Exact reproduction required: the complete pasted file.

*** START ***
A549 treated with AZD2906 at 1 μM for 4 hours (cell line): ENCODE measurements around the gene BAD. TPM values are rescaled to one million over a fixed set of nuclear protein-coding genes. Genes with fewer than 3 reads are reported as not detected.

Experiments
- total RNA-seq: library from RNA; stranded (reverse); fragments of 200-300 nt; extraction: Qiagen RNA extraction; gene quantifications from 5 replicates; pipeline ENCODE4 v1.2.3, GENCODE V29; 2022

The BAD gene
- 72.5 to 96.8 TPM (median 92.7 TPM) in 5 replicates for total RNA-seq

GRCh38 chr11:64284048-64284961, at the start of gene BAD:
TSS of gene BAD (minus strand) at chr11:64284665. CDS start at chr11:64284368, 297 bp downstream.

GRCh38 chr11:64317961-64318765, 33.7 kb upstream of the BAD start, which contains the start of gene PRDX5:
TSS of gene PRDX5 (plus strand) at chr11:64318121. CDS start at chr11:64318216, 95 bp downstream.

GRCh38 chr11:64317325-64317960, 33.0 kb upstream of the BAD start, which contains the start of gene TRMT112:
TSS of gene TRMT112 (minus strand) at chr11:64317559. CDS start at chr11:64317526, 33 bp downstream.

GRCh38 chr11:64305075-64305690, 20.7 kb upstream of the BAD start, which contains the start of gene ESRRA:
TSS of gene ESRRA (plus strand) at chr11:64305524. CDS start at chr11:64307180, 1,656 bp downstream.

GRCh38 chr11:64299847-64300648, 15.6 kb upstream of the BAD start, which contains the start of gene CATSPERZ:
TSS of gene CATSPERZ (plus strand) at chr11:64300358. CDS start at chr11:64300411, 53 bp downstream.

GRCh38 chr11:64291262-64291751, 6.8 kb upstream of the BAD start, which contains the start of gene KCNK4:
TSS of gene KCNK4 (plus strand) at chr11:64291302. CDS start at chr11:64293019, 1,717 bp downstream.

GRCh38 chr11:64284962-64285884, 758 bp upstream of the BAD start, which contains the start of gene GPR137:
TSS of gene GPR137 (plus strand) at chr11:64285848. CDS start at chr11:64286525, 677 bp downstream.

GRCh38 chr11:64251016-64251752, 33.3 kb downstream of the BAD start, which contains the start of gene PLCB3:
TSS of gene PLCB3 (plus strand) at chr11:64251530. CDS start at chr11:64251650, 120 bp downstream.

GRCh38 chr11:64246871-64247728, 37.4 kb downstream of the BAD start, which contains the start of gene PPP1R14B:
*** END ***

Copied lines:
A549 treated with AZD2906 at 1 μM for 4 hours (cell line): ENCODE measurements around the gene BAD. TPM values are rescaled to one million over a fixed set of nuclear protein-coding genes. Genes with fewer than 3 reads are reported as not detected.

Experiments
- total RNA-seq: library from RNA; stranded (reverse); fragments of 200-300 nt; extraction: Qiagen RNA extraction; gene quantifications from 5 replicates; pipeline ENCODE4 v1.2.3, GENCODE V29; 2022

The BAD gene
- 72.5 to 96.8 TPM (median 92.7 TPM) in 5 replicates for total RNA-seq

GRCh38 chr11:64284048-64284961, at the start of gene BAD:
TSS of gene BAD (minus strand) at chr11:64284665. CDS start at chr11:64284368, 297 bp downstream.

GRCh38 chr11:64317961-64318765, 33.7 kb upstream of the BAD start, which contains the start of gene PRDX5:
TSS of gene PRDX5 (plus strand) at chr11:64318121. CDS start at chr11:64318216, 95 bp downstream.

GRCh38 chr11:64317325-64317960, 33.0 kb upstream of the BAD start, which contains the start of gene TRMT112:
TSS of gene TRMT112 (minus strand) at chr11:64317559. CDS start at chr11:64317526, 33 bp downstream.

GRCh38 chr11:64305075-64305690, 20.7 kb upstream of the BAD start, which contains the start of gene ESRRA:
TSS of gene ESRRA (plus strand) at chr11:64305524. CDS start at chr11:64307180, 1,656 bp downstream.

GRCh38 chr11:64299847-64300648, 15.6 kb upstream of the BAD start, which contains the start of gene CATSPERZ:
TSS of gene CATSPERZ (plus strand) at chr11:64300358. CDS start at chr11:64300411, 53 bp downstream.

GRCh38 chr11:64291262-64291751, 6.8 kb upstream of the BAD start, which contains the start of gene KCNK4:
TSS of gene KCNK4 (plus strand) at chr11:64291302. CDS start at chr11:64293019, 1,717 bp downstream.

GRCh38 chr11:64284962-64285884, 758 bp upstream of the BAD start, which contains the start of gene GPR137:
TSS of gene GPR137 (plus strand) at chr11:64285848. CDS start at chr11:64286525, 677 bp downstream.

GRCh38 chr11:64251016-64251752, 33.3 kb downstream of the BAD start, which contains the start of gene PLCB3:
TSS of gene PLCB3 (plus strand) at chr11:64251530. CDS start at chr11:64251650, 120 bp downstream.

GRCh38 chr11:64246871-64247728, 37.4 kb downstream of the BAD start, which contains the start of gene PPP1R14B: